The Power of Case Studies-Part 1 of 4: The Template
Suddenly case studies are everywhere. Why? In the wake of the social media frenzy, we’re reminded that there are many things social media tools don’t do well – convincing prospects to buy is one of them.
Because of the highly strategic sales process, B2B marketing requires a lot of copy – which is why advertorials, white papers, Web copy, and case studies were perennial staples. This was fine when people had time to read, but they don’t anymore – rest assured that the 40-page white paper and spiral-bound case study are definitely dead.
The new case studies – sometimes called success studies - are tightly written, graphically appealing, logical, thorough, and to the point. There’s no more droning on about vague benefits, no more gratuitous quotes. On the other hand, you can’t convince anyone in three paragraphs. If you want your case studies to work, they have to be detailed and specific. This means somewhere between 1,000 and 1,500 words.
Good case studies will:
Support branding by increasing awareness and credibility
Get your prospects’ attention
Facilitate sales by overcoming objections
One unexpected benefit of creating case studies is that they tend to solidify relationships with the clients you feature. The interview process and final case study will remind them just how effective your solution is and form a strong, lasting psychological connection between your company and their success.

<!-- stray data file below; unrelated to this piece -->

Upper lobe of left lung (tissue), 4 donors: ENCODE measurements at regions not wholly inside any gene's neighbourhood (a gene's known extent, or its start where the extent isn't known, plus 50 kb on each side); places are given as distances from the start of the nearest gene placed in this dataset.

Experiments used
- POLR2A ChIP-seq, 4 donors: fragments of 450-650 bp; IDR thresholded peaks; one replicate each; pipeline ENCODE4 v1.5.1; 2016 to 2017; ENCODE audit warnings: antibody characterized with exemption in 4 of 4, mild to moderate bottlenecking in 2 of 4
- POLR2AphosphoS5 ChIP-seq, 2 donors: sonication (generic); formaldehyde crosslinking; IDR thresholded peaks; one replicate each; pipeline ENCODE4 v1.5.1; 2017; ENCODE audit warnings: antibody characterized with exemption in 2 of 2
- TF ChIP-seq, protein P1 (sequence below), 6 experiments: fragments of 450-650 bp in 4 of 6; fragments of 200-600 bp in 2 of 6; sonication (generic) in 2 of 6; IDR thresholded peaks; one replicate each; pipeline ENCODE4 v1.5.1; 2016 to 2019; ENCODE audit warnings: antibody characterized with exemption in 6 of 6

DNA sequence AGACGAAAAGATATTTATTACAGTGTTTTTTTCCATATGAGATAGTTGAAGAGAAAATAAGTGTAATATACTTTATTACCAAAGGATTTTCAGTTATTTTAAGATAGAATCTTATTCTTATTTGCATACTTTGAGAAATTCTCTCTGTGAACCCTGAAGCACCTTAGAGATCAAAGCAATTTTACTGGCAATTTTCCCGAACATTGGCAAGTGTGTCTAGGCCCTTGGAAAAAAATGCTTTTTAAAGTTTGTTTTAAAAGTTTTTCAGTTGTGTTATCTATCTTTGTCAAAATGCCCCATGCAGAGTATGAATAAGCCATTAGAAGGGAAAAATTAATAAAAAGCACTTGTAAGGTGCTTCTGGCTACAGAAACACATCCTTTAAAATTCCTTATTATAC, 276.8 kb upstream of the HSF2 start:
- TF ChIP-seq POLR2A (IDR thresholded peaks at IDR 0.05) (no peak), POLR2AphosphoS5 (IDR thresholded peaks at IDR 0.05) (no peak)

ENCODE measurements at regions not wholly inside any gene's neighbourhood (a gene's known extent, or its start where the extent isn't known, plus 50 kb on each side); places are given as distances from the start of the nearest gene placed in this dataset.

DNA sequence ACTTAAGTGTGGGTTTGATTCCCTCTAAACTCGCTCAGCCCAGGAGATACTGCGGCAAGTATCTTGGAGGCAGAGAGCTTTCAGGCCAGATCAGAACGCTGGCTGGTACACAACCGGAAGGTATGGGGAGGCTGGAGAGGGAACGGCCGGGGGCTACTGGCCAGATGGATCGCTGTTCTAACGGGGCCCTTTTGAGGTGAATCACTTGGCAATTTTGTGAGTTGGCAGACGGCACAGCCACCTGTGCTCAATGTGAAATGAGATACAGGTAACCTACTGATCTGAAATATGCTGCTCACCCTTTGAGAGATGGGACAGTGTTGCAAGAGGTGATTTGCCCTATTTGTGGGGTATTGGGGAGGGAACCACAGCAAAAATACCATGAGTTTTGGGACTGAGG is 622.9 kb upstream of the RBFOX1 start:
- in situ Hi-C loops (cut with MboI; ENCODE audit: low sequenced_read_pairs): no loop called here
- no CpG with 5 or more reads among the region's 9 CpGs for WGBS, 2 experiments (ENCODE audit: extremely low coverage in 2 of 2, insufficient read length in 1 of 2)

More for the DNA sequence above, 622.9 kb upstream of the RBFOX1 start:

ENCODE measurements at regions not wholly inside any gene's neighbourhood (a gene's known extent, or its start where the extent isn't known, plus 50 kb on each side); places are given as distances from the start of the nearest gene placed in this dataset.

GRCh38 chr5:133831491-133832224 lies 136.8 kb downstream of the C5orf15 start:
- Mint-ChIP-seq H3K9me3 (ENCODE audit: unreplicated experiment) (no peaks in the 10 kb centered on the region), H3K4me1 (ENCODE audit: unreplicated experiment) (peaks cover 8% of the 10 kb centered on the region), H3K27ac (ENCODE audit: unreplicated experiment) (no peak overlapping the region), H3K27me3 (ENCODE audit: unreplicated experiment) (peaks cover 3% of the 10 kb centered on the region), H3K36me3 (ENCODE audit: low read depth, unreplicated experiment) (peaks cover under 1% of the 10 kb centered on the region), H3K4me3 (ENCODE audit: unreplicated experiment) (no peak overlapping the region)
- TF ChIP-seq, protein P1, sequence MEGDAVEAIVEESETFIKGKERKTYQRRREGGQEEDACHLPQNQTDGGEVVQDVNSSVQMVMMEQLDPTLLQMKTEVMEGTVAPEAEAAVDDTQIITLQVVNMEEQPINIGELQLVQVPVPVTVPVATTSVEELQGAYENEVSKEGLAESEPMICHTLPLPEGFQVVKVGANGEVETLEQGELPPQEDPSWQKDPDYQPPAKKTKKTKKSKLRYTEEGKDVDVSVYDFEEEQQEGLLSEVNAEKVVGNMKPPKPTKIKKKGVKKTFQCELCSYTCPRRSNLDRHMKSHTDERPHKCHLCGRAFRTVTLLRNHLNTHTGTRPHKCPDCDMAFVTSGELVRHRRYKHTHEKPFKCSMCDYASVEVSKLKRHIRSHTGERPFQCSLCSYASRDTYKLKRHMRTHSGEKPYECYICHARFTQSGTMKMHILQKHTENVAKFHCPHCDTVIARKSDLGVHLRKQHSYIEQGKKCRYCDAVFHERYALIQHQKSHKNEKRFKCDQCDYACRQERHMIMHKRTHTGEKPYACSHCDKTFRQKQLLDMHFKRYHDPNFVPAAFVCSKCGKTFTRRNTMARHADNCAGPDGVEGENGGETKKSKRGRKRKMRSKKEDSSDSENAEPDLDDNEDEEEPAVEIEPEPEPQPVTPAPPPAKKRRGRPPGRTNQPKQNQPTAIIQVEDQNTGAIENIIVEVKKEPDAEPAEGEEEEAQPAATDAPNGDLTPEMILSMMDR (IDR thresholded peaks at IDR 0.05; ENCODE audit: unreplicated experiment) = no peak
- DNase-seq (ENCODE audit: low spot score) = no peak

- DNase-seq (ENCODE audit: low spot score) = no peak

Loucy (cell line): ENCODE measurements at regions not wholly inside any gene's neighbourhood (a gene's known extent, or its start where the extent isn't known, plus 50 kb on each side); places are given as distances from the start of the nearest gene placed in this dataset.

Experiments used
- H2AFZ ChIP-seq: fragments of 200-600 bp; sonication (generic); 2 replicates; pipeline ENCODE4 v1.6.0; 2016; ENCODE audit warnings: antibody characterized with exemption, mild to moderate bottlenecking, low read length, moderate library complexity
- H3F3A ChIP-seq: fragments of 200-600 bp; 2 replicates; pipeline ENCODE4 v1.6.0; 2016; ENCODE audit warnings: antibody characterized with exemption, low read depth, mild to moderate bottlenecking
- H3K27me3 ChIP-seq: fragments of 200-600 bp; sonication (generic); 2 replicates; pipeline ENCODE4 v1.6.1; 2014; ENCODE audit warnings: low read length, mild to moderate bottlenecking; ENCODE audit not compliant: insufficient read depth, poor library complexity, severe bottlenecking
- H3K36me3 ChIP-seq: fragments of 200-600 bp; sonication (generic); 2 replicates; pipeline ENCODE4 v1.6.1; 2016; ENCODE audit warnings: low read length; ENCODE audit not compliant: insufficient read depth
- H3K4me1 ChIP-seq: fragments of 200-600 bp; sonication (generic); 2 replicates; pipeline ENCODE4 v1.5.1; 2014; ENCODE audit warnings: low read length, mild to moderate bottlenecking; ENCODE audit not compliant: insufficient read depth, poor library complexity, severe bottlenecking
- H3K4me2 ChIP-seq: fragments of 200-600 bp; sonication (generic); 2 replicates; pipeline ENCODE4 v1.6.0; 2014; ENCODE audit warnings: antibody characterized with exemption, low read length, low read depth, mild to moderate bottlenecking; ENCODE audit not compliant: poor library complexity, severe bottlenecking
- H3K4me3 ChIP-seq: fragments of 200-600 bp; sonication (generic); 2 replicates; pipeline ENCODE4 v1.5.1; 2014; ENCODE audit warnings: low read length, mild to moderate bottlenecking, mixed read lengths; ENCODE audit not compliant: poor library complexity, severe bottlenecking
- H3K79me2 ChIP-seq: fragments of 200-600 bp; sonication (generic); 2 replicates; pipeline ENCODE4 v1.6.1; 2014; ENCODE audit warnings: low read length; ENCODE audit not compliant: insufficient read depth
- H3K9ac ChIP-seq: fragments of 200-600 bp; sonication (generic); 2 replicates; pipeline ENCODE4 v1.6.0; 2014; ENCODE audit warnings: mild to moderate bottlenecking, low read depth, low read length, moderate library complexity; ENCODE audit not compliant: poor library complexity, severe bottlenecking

Here’s how to go about creating great case studies.
Designing a template
Since you’ll probably be creating a case study for each product and service you offer, design a template complete with your company name and logo, standard heads and subheads, boxes for graphics (no more than one per page), and boilerplate with contact information at the end. This isn’t just for your cost savings and convenience, the structure will also make it easier for clients to read more than one case study, and it will add to your branding consistency. To that end, consider the following template subheads
About the Client
You’ll want your case studies to look clean – meaning a clear font and a balanced layout with lots of white space. When you’re finished with the copy and graphics, the paper should have artistic appeal. Everything should look open, symmetric, and the design should flow from one page to the next. If the case study is visually attractive and appears skim-able, people are much more likely to read the entire piece.Stay tuned for Part 2!